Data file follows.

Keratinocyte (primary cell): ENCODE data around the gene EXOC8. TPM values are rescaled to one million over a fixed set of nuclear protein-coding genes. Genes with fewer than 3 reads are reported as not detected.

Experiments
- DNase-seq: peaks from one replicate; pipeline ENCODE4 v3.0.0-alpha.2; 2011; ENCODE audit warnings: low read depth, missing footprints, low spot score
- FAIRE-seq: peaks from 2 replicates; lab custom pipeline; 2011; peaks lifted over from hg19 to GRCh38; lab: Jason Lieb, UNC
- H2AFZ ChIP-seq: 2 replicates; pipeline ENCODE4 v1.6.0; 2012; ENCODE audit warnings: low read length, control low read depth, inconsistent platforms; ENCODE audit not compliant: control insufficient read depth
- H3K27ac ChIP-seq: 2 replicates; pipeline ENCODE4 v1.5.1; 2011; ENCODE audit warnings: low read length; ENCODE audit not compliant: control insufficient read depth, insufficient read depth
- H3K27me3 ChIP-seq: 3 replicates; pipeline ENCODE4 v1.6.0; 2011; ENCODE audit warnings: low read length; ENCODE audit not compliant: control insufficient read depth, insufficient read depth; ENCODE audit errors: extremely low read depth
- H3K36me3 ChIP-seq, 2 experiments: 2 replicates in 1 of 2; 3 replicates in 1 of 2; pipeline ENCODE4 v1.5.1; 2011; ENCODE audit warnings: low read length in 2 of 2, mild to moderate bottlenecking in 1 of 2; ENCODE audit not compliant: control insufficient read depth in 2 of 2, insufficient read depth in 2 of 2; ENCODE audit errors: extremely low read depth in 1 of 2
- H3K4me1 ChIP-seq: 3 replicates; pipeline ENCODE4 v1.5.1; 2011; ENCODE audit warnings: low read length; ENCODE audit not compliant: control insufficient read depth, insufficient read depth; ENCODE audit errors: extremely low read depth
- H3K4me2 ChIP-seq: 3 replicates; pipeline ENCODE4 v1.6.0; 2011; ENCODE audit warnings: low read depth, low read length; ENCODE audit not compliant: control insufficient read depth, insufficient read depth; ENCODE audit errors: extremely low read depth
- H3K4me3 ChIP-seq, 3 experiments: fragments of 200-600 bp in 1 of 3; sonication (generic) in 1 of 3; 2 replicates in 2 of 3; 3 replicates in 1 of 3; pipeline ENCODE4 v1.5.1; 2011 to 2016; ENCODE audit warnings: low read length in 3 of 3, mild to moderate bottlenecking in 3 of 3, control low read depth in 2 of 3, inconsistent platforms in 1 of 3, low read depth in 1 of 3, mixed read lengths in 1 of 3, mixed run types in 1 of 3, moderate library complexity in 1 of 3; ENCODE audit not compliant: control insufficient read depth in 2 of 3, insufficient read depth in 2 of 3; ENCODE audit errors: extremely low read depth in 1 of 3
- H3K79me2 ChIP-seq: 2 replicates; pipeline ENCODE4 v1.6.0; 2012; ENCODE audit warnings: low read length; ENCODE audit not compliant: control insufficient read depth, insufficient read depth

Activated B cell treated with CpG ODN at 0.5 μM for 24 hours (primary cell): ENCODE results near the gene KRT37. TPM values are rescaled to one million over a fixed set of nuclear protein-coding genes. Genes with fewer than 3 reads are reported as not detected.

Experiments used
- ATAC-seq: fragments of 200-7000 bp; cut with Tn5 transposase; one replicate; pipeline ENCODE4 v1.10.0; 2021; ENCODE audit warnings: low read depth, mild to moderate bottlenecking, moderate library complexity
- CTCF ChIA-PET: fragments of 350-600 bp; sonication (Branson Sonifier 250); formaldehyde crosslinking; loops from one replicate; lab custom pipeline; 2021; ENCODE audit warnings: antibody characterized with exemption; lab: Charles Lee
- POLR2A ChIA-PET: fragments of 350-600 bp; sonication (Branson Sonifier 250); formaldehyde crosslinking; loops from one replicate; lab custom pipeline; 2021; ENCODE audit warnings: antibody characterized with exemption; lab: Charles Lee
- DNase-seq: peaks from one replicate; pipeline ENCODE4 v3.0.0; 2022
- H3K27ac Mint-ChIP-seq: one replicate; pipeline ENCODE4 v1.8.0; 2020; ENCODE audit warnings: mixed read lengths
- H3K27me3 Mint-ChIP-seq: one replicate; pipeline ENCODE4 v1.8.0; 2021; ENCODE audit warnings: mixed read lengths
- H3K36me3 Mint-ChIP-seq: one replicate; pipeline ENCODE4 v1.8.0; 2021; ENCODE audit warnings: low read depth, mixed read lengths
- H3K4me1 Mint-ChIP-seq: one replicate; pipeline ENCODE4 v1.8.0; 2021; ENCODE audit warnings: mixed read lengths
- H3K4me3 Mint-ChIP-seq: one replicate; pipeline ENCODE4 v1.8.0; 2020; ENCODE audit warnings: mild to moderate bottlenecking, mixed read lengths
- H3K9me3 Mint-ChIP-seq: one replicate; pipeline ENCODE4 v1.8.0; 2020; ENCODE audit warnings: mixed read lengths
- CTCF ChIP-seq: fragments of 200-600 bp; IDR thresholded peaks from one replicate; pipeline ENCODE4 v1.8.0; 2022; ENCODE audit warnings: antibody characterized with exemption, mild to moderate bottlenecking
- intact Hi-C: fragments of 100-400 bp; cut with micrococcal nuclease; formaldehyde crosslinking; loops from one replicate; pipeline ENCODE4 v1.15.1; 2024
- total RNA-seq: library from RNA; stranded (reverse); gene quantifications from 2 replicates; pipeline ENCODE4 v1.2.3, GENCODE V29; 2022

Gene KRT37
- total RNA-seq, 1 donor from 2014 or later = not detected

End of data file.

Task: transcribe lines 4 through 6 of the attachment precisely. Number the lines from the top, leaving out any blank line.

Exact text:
- FAIRE-seq: peaks from 2 replicates; lab custom pipeline; 2011; peaks lifted over from hg19 to GRCh38; lab: Jason Lieb, UNC
- H2AFZ ChIP-seq: 2 replicates; pipeline ENCODE4 v1.6.0; 2012; ENCODE audit warnings: low read length, control low read depth, inconsistent platforms; ENCODE audit not compliant: control insufficient read depth
- H3K27ac ChIP-seq: 2 replicates; pipeline ENCODE4 v1.5.1; 2011; ENCODE audit warnings: low read length; ENCODE audit not compliant: control insufficient read depth, insufficient read depth